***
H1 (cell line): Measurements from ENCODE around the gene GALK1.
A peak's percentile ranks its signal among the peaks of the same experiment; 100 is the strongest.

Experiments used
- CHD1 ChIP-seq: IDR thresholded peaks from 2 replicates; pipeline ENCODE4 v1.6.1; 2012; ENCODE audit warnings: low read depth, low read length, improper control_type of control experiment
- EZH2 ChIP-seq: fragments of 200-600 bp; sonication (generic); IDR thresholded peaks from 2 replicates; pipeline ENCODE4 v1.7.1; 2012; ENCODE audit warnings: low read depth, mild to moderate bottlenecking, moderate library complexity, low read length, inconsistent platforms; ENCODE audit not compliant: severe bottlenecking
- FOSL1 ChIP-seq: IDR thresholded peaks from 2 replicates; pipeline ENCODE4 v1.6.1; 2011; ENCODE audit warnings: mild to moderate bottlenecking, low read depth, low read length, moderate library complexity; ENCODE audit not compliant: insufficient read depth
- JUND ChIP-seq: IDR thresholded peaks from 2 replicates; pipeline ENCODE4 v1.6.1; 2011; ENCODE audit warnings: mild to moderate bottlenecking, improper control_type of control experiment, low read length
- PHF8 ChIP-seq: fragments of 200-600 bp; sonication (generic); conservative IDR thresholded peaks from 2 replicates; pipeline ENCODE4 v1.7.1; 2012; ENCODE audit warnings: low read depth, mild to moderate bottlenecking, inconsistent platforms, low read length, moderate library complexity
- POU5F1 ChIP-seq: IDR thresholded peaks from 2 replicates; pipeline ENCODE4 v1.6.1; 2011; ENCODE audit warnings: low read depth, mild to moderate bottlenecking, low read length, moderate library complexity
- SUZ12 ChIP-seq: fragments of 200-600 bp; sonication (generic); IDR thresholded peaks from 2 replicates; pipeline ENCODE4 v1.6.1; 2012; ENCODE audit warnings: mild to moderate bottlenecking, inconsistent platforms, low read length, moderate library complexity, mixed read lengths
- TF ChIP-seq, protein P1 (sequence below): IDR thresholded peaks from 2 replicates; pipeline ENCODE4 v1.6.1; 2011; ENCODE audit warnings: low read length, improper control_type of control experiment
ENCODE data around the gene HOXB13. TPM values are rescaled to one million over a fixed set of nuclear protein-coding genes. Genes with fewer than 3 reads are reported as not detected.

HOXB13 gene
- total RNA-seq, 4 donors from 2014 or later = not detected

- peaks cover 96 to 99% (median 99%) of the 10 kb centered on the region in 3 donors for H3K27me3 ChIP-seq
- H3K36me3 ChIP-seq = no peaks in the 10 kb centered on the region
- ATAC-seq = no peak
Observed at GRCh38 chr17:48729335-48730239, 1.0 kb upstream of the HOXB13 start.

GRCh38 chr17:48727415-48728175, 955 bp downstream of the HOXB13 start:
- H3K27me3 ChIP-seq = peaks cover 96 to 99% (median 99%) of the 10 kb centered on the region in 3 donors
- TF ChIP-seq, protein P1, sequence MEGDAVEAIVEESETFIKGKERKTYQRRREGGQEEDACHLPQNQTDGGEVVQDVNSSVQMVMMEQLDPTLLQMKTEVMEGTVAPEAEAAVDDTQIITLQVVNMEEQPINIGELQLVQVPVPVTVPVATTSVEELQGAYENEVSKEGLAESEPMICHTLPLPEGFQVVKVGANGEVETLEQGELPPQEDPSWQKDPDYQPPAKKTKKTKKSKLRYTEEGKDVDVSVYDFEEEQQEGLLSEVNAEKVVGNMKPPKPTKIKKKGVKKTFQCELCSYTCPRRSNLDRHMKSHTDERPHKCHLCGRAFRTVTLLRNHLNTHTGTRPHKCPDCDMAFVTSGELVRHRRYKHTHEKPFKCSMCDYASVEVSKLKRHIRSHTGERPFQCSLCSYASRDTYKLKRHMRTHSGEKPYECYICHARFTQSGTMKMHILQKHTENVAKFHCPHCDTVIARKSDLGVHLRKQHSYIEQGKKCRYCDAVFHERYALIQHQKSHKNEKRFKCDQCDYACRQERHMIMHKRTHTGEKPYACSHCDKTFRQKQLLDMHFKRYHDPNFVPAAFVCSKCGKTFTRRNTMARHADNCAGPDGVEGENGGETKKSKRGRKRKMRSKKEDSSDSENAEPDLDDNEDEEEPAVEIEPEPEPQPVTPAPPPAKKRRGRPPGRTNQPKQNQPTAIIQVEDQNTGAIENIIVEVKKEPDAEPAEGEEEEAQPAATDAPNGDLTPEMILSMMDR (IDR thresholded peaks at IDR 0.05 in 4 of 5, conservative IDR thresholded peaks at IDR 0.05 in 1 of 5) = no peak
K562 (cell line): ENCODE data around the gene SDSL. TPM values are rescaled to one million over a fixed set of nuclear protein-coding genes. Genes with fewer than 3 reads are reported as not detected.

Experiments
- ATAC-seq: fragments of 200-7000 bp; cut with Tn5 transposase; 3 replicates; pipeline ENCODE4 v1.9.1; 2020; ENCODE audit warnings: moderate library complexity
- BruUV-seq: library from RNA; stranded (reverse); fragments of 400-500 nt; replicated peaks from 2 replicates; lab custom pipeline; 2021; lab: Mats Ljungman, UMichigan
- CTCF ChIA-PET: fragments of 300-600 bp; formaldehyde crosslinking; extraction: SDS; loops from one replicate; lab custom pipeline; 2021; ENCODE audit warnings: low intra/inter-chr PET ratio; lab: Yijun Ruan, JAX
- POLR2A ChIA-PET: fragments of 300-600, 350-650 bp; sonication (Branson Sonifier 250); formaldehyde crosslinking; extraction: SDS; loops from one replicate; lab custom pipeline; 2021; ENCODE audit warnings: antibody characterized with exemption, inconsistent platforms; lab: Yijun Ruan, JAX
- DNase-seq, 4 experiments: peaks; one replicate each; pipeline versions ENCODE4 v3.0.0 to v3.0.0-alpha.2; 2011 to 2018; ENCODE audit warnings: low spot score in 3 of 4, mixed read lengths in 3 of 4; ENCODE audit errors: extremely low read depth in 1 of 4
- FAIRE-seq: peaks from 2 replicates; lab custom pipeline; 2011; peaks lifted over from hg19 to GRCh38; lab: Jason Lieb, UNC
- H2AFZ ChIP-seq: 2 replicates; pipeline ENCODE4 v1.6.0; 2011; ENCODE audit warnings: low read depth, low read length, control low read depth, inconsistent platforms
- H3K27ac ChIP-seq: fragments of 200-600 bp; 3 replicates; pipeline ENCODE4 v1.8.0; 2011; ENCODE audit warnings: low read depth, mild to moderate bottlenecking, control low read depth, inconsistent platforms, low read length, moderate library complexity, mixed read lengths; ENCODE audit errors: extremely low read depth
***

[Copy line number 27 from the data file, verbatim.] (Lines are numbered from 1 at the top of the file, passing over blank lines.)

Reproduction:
- POLR2A ChIA-PET: fragments of 300-600, 350-650 bp; sonication (Branson Sonifier 250); formaldehyde crosslinking; extraction: SDS; loops from one replicate; lab custom pipeline; 2021; ENCODE audit warnings: antibody characterized with exemption, inconsistent platforms; lab: Yijun Ruan, JAX